The Strange Origins Of The Stackable Tetromino Lamp
One of the most fascinating aspects behind a wide range of vintage lighting is that behind most novel forms of lighting is a story behind it.
A good example of this is the tetromino lamp, a relatively recent although retro-inspired lamp consisting of seven differently shaped objects each made of four cubes that can be stacked together and light up whenever they are connected.
What makes it more fascinating is its origins and relations to the first-ever entertainment product made in the Soviet Union to receive international attention.
In 1984, computer engineer Alexey Pajitnov tried to create an electronic game inspired by a pentominoes puzzle he owned, albeit simplified slightly to reduce the number of shapes from 12 to the seven tetrominoes that people know today.
This game was called Tetris, and even in Soviet Russia it was a highly popular and addictive sensation, but Mr Pajitnov’s attempts to sell the game abroad were hampered by rules that banned researchers from selling their creations.
He gave the game to the Academy of Sciences and was given a small amount of money through the deal. However, the tale of how Tetris reached the rest of the world is where the story gets confusing and very contentious.
The short version of the story is that Victor Brjabrin, Mr Pajitnov’s supervisor, sent a copy to a Hungarian game publisher, which caused the game to spread like wildfire through the rest of the Soviet Union.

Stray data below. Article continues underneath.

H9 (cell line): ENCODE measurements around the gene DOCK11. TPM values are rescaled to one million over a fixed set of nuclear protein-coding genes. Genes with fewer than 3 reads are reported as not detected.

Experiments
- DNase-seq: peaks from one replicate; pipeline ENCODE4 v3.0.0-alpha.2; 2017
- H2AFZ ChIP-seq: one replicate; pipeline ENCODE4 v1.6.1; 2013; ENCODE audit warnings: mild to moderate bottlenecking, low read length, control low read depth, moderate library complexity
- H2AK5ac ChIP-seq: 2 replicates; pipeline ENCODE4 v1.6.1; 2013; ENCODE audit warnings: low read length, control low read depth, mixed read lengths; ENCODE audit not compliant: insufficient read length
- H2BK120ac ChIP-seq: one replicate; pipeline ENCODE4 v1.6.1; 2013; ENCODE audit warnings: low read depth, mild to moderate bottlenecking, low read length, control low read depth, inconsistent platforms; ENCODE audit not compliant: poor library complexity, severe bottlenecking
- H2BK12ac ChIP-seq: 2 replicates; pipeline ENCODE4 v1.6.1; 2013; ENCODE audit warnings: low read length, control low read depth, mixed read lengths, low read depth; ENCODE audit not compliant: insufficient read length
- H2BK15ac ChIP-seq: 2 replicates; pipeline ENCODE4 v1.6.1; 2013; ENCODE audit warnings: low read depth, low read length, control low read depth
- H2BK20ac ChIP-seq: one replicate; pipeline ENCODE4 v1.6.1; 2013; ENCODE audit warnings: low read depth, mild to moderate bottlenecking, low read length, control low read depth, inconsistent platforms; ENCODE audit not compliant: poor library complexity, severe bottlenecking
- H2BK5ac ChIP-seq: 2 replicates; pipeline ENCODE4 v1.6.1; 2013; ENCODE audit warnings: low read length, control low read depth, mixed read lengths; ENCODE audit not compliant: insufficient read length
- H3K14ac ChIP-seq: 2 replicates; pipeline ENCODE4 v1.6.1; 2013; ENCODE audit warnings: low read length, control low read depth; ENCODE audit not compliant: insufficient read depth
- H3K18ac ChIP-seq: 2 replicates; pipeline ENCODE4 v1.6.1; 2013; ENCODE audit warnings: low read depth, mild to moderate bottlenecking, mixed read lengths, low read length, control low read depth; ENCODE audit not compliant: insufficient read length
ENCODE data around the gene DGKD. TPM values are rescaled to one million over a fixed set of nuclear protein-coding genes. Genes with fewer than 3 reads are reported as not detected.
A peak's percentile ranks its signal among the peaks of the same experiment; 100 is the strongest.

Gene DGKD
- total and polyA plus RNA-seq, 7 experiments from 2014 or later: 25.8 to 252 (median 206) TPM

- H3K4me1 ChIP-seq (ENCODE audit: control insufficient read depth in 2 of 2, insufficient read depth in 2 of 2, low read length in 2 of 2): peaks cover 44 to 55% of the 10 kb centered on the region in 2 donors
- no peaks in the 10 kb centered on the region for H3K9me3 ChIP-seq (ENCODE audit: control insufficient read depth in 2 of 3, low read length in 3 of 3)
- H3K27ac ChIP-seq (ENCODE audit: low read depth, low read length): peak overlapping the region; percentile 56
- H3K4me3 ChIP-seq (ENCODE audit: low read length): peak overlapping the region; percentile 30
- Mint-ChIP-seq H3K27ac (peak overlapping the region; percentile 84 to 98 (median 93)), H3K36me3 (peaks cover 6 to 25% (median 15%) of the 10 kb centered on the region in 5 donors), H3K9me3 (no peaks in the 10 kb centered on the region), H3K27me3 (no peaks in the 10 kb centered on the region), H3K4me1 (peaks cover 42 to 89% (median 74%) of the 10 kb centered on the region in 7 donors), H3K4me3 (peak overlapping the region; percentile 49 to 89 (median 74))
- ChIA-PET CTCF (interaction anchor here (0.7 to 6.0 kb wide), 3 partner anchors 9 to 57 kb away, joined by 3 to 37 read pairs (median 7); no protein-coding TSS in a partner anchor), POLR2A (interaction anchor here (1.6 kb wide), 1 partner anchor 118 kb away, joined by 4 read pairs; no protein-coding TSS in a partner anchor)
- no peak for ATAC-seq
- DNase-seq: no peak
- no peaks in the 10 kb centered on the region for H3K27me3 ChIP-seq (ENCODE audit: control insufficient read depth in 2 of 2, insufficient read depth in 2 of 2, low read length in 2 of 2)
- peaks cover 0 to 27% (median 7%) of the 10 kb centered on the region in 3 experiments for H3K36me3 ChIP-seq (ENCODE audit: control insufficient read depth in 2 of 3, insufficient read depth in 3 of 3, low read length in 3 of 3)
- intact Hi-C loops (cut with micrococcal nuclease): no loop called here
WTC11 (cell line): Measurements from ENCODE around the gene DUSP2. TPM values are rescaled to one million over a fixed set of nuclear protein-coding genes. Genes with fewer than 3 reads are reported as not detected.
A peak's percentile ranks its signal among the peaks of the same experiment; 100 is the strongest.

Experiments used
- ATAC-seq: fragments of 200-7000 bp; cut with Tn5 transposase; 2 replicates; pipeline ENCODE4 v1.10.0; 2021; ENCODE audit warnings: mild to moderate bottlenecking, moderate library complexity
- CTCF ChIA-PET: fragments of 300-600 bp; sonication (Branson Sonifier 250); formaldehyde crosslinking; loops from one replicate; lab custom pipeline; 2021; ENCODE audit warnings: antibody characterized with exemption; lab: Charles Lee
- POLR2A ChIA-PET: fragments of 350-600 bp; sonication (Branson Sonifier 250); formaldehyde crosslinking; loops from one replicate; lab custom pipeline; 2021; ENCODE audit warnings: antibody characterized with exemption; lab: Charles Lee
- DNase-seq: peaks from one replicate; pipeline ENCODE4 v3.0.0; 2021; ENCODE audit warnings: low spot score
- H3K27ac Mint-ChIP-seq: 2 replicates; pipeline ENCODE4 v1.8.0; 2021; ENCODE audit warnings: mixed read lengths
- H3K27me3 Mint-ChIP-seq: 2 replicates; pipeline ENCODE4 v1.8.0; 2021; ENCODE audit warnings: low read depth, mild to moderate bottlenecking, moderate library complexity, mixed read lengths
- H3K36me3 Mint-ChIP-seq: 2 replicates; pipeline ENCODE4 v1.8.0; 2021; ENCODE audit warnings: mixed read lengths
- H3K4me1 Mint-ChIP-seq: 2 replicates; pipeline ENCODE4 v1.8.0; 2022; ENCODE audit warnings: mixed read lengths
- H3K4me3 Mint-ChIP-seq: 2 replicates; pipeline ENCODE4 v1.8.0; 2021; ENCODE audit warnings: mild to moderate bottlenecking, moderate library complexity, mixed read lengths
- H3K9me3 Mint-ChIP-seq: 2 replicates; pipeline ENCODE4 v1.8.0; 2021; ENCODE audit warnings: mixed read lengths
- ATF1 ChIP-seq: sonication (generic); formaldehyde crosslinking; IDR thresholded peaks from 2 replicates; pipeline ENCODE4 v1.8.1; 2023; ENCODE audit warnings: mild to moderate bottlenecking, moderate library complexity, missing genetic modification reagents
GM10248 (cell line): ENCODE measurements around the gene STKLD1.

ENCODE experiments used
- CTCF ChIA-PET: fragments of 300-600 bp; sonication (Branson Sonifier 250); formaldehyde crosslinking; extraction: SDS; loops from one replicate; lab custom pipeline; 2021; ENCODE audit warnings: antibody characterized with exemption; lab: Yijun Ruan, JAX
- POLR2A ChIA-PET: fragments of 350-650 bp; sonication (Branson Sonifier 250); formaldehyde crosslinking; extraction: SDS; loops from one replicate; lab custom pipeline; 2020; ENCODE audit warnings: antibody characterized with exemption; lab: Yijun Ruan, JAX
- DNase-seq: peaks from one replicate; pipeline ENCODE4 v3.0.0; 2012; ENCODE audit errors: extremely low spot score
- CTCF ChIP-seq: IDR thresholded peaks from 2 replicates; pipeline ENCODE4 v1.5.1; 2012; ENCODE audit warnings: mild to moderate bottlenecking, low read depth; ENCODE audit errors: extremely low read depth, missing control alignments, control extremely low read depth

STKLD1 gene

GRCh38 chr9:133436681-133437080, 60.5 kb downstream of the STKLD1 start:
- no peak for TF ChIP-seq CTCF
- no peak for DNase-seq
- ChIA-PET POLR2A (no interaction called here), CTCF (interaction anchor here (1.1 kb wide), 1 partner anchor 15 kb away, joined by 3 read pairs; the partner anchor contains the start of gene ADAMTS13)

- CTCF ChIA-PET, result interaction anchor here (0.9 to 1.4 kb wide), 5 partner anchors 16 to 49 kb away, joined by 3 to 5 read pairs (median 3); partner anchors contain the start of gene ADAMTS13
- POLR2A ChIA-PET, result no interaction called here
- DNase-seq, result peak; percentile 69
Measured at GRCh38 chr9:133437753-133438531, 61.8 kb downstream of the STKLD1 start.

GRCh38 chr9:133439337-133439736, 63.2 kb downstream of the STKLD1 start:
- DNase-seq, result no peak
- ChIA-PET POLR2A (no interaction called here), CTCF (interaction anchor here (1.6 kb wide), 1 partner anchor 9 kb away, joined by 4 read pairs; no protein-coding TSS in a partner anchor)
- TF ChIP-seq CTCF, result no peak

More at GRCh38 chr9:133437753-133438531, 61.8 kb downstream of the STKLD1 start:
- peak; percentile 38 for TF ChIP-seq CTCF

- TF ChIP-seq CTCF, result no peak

Robert Stein, a salesman for Andromeda Software, expressed interest by fax and received a response interested in such a deal, not realising that this would be considered a legal contract, which led Mr Stein to sell the game’s rights to Robert Maxwell’s Mirrorsoft in Europe and Spectrum HoloByte in the USA.
Those versions were released in 1988, which was unfortunate given that Mr Stein didn’t have the right to the game at all. After over a dozen companies believed they had the rights, Nintendo worked with Bullet-Proof Software’s Henk Rogers to negotiate an actual deal.
This led to a complex three-way legal battle, at one point involving Soviet Union leader Mikhail Gorbachev, but in mid-1989 Nintendo won the rights and stopped other companies from making console versions of the game.
Tetris is the biggest-selling video game in history and is available on nearly every electronic device made since, and even in table lamp form.